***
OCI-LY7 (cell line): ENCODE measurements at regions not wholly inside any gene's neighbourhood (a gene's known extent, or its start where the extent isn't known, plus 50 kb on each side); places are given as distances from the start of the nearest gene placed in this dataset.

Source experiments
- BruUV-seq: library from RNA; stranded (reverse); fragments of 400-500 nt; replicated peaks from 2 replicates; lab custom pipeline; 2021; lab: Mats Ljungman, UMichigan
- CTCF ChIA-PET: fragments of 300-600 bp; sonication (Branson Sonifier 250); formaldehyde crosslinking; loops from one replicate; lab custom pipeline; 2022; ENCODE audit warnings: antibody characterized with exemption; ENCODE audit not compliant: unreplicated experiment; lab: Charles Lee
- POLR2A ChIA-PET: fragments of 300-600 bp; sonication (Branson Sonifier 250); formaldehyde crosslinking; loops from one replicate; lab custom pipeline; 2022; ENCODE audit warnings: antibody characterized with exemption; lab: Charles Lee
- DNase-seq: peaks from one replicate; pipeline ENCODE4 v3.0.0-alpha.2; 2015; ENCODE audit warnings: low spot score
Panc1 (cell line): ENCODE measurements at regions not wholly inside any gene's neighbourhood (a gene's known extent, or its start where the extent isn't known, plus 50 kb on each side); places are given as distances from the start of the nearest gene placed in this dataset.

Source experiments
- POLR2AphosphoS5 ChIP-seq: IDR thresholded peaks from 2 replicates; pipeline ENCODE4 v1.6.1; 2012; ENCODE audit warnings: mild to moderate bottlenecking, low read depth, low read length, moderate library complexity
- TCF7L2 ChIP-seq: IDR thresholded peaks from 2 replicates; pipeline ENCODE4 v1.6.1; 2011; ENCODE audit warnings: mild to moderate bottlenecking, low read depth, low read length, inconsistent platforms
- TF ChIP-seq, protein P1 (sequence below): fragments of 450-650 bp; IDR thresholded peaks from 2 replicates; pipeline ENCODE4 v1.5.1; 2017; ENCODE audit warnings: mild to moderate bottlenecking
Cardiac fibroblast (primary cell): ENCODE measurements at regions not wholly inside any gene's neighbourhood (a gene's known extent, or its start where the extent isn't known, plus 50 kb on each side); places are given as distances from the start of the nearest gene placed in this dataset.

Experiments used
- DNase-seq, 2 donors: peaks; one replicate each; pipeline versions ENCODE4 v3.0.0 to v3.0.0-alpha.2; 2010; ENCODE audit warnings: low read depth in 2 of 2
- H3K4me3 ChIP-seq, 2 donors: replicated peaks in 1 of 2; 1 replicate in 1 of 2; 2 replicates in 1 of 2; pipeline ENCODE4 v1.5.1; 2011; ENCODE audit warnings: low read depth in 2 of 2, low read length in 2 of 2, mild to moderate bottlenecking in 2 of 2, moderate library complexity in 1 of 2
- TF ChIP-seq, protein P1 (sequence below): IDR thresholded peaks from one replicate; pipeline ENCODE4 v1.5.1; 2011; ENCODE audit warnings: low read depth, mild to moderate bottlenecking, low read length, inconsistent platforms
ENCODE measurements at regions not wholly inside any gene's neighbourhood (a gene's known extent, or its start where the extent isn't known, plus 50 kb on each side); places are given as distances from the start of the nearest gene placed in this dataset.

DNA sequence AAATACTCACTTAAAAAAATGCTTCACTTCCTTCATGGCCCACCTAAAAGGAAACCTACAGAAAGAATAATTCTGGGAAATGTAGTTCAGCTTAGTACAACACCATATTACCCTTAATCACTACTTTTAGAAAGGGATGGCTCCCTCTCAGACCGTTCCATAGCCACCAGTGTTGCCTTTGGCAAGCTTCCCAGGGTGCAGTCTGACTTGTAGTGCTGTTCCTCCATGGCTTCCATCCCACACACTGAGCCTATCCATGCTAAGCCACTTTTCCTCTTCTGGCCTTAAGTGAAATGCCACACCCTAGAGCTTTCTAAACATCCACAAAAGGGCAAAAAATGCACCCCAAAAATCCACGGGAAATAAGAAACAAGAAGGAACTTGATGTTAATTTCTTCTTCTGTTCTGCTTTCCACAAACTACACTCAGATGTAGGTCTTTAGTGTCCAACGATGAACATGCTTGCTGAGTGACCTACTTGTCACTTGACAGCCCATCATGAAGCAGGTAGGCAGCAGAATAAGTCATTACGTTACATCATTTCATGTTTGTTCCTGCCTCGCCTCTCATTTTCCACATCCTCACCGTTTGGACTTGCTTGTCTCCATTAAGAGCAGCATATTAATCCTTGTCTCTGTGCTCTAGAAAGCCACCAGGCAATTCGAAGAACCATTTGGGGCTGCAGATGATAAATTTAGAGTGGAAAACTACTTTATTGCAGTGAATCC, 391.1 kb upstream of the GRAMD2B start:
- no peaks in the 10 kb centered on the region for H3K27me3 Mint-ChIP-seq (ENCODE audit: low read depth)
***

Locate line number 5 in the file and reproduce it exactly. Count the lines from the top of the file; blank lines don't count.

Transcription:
- POLR2A ChIA-PET: fragments of 300-600 bp; sonication (Branson Sonifier 250); formaldehyde crosslinking; loops from one replicate; lab custom pipeline; 2022; ENCODE audit warnings: antibody characterized with exemption; lab: Charles Lee